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KARACHI: Supply of fresh milk is likely to resume in Karachi, as the Sindh High Court (SHC) has ordered the Karachi commissioner to issue a legal notice fixing the retail price of fresh milk at Rs94 per litre.
A two-judge bench, comprising justices Aqeel Ahmed Abbasi and Ashraf Jahan, ordered that the new rates would take effect from April 1. Till then, the court ordered that the essential commodity would be sold at Rs85 per litre across the city.
The judges passed these directives while disposing of a petition filed by civil rights campaigner Muhammed Imran Shahzad, hoping for a cut down in prices of dairy products and the establishment of a local taskforce to regulate prices.
At the outset of Wednesday’s proceedings, the judges asked the commissioner at what rate fresh milk would be available to the citizens and whether the stakeholders had reached any understanding regarding fixing its price in compliance with the court’s directives issued on the last hearing.
Commissioner Ejaz Ahmed Khan informed the bench that the stakeholders, including the dairy farmers and retailers, had agreed that fresh milk would be sold at Rs94 per litre. He maintained that a notification to fix the new price at Rs94 was ready and it could be officially issued with the permission of the court.
However, a group of the retailers objected to the price proposed by the commissioner, arguing that it was in disproportion to high production costs.
The bench asked the commissioner to explain under what law the price had been increased from Rs84 to Rs94. Khan replied that it had been fixed under the federal law.
A lawyer for the dairy farmers argued that the commissioner had no legal authority to determine the price of the essential commodity after legislation was done at the provincial level.
To this, one of the judges inquired how many associations the dairy farmers and retailers had at present.
Another group of the retailers said they agreed with the commissioner’s decision.
At this, the bench members remarked that the stakeholders should realize the citizens were suffering due to the sale of the commodity at a higher rate.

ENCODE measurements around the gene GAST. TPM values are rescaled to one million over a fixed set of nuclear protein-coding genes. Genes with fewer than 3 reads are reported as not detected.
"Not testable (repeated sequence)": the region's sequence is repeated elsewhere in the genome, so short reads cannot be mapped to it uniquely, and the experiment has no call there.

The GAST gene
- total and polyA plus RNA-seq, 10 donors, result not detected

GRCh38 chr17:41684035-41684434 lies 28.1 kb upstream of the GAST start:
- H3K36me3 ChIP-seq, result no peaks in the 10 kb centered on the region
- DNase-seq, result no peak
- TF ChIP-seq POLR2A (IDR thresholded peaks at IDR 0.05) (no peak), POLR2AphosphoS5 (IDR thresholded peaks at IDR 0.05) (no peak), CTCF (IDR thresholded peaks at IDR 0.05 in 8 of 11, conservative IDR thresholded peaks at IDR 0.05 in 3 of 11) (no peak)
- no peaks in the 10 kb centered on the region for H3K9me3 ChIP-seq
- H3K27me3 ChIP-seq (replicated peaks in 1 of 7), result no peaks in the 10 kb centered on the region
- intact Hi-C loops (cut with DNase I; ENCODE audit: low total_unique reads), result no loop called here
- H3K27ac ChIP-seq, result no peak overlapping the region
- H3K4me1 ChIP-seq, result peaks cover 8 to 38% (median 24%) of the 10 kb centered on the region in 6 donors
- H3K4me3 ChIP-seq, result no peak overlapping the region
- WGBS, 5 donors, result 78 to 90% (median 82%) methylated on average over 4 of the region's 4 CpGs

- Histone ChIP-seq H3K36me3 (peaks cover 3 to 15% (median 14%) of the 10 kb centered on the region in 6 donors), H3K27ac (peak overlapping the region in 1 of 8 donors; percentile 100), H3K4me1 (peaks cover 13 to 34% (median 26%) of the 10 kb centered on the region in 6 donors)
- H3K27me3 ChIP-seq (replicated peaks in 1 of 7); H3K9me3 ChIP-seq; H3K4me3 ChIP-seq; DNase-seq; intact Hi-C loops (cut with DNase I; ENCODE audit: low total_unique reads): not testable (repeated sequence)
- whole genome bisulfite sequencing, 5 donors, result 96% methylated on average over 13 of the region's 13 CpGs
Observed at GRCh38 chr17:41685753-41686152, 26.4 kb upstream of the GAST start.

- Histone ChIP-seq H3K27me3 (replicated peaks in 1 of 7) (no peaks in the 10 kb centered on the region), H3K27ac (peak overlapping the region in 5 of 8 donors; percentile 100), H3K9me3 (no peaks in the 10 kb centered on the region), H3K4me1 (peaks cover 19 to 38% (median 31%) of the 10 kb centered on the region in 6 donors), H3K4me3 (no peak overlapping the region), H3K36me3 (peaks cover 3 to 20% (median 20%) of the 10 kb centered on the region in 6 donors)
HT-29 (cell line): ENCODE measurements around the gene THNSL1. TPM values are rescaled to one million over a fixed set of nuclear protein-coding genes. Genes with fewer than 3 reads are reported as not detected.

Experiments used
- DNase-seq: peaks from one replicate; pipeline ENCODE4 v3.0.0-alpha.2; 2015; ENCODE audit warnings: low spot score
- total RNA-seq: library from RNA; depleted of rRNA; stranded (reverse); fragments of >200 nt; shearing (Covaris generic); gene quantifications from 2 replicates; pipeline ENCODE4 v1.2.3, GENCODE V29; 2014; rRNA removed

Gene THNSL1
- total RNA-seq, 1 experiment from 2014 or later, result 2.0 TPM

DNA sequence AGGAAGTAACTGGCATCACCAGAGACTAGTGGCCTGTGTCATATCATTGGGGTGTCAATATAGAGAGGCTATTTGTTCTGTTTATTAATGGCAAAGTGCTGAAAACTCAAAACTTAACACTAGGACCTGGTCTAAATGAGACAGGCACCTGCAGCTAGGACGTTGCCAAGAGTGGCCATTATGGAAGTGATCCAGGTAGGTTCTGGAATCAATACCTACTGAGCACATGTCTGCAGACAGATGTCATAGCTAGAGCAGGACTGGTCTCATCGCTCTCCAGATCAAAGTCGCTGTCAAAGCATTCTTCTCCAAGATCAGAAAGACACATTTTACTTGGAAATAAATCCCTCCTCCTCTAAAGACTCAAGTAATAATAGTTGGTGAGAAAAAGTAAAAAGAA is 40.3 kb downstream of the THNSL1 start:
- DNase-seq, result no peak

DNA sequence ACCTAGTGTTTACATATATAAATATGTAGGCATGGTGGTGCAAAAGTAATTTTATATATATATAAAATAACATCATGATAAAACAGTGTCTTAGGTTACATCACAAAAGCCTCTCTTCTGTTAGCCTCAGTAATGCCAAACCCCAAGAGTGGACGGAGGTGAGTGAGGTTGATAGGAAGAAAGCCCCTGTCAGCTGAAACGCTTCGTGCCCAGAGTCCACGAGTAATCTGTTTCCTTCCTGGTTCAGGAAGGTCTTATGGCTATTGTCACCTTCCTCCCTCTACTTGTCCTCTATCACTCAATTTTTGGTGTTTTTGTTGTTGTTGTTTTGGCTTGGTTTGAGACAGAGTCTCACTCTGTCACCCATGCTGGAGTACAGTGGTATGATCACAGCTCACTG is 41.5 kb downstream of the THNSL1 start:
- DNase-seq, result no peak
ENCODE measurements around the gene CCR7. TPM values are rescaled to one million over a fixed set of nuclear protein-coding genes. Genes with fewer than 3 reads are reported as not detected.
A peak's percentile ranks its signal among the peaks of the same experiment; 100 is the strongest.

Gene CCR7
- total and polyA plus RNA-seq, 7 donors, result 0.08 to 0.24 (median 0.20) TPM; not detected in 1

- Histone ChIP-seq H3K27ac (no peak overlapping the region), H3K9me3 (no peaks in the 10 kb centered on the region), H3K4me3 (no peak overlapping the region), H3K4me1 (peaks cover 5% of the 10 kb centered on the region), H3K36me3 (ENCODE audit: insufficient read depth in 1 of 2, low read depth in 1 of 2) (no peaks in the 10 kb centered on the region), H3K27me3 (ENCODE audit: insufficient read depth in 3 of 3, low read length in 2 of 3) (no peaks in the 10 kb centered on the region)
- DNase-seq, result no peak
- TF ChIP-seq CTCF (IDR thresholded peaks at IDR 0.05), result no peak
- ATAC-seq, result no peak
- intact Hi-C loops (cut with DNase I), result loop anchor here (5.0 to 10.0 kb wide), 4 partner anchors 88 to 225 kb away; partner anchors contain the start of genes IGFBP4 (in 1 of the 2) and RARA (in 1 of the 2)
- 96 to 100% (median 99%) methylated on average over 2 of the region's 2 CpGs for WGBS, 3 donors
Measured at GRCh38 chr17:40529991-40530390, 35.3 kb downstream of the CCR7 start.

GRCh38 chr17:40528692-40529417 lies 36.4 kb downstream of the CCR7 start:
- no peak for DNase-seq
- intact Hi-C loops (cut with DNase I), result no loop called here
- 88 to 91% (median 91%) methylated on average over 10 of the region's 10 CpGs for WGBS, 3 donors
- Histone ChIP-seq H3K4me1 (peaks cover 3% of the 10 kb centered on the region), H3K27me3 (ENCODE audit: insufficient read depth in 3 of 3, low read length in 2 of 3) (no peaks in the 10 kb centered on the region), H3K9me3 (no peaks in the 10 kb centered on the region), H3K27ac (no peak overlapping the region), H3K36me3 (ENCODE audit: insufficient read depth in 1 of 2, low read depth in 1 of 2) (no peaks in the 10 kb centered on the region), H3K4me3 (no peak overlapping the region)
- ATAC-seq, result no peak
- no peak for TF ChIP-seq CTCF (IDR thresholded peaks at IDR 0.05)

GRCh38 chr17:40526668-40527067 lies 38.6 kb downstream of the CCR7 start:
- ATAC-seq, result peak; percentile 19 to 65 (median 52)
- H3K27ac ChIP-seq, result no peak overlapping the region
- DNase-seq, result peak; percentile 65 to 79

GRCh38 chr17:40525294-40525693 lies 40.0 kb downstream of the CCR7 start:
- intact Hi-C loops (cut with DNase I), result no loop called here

“We should not ignore the poor citizens,” Justice Abbasi told the officers and stakeholders.
He observed that fresh milk was an essential commodity while poor people barely have anything to eat. Justice Abbasi remarked that fresh milk was a basic need not a luxury, but the stakeholders were debating whether to increase the price further.
Expressing dismay over such an attitude, the judge said that instead of selling the commodity at Rs60 or Rs70 per litre to the citizens, the stakeholders were debating an increased rate of Rs94 per litre.
In response to the stakeholders’ disagreement, the bench members cautioned that the Sindh government would be directed to intervene and also provide a subsidy to the poor people who were dying of hunger.
The law officer argued that fresh milk was being sold at Rs74 per litre by the retailers when the petition was filed. He said now it had been increased to Rs94 per litre and it was being said that the court had increased the price by Rs10 per litre.
He questioned the stakeholder if there was any other commodity whose price was increased by Rs11 every year.
At this, a bench member remarked that the court was being accused of increasing the price of milk. However, the judges clarified that the court only wanted the stakeholders to mutually resolve the issue.
The provincial law officer requested time to seek instructions from the Sindh government in relation to fixing the milk price.
He told the judges that fresh milk was still being sold at steep rates of Rs105 to Rs110 per litre in the markets. He sought a direction for the commissioner to take strict action against the retailers for over-charging customers.
However, the bench directed the commissioner to issue a new notification regarding the retail sale of fresh milk at Rs94 per litre. It ordered that the new rate would take effect from April 1.